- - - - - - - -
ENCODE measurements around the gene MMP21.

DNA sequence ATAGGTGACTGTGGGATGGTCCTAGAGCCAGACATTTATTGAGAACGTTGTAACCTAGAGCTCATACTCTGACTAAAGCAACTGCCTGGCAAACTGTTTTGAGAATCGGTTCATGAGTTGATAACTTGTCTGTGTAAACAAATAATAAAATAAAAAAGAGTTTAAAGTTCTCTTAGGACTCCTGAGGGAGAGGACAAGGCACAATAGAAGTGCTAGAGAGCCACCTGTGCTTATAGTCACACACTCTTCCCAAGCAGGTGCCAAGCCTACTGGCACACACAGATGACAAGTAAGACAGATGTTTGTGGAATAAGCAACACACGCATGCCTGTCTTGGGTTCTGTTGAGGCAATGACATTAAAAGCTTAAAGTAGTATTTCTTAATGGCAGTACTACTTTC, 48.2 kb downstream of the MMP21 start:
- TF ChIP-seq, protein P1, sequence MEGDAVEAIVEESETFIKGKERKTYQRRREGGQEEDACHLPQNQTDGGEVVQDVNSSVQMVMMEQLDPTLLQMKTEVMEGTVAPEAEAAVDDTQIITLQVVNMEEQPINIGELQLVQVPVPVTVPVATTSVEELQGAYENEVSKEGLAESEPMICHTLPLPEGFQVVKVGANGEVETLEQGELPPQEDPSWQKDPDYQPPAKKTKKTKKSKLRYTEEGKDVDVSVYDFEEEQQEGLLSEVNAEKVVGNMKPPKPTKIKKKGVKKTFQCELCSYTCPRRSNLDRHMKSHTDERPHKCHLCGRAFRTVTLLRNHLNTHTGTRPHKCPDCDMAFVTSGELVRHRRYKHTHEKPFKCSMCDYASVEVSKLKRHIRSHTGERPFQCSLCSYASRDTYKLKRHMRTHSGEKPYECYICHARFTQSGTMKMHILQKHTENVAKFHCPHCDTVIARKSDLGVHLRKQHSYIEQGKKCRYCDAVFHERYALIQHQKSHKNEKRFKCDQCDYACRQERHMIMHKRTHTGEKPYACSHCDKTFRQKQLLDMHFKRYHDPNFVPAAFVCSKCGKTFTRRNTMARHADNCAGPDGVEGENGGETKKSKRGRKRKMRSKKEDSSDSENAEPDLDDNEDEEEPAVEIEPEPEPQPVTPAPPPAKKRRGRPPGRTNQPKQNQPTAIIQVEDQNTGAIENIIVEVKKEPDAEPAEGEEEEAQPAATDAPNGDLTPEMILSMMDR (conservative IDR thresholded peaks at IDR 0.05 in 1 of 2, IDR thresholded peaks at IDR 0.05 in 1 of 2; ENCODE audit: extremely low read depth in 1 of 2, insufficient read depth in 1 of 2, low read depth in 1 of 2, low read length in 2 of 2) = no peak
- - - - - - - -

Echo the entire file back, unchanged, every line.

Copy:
ENCODE measurements around the gene MMP21.

DNA sequence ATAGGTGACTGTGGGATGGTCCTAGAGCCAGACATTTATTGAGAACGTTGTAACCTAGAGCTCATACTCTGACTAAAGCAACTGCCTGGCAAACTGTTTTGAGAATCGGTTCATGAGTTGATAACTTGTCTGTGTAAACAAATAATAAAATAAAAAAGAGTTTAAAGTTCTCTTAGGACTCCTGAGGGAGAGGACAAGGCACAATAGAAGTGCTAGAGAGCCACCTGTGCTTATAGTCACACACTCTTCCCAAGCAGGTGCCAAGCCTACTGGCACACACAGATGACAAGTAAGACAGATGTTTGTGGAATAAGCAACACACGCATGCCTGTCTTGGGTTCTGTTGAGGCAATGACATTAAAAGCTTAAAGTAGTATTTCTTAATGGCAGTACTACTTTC, 48.2 kb downstream of the MMP21 start:
- TF ChIP-seq, protein P1, sequence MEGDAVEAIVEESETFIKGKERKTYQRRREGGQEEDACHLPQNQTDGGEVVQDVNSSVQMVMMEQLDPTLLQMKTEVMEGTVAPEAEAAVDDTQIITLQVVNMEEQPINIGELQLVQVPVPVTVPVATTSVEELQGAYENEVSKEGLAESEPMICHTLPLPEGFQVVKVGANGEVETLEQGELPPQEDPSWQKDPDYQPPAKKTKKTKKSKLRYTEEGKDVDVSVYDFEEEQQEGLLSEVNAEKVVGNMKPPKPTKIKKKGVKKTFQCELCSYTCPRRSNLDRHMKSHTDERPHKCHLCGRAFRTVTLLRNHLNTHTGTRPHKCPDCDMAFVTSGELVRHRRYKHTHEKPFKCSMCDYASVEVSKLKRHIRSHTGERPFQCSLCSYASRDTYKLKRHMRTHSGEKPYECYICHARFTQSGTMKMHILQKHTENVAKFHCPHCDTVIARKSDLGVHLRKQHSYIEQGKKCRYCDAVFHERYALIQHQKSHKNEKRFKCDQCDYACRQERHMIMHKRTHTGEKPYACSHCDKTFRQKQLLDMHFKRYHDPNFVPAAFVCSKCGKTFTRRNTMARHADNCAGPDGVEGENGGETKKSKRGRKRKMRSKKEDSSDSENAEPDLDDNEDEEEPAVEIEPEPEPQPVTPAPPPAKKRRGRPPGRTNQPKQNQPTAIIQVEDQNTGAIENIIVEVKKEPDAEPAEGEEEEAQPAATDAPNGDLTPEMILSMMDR (conservative IDR thresholded peaks at IDR 0.05 in 1 of 2, IDR thresholded peaks at IDR 0.05 in 1 of 2; ENCODE audit: extremely low read depth in 1 of 2, insufficient read depth in 1 of 2, low read depth in 1 of 2, low read length in 2 of 2) = no peak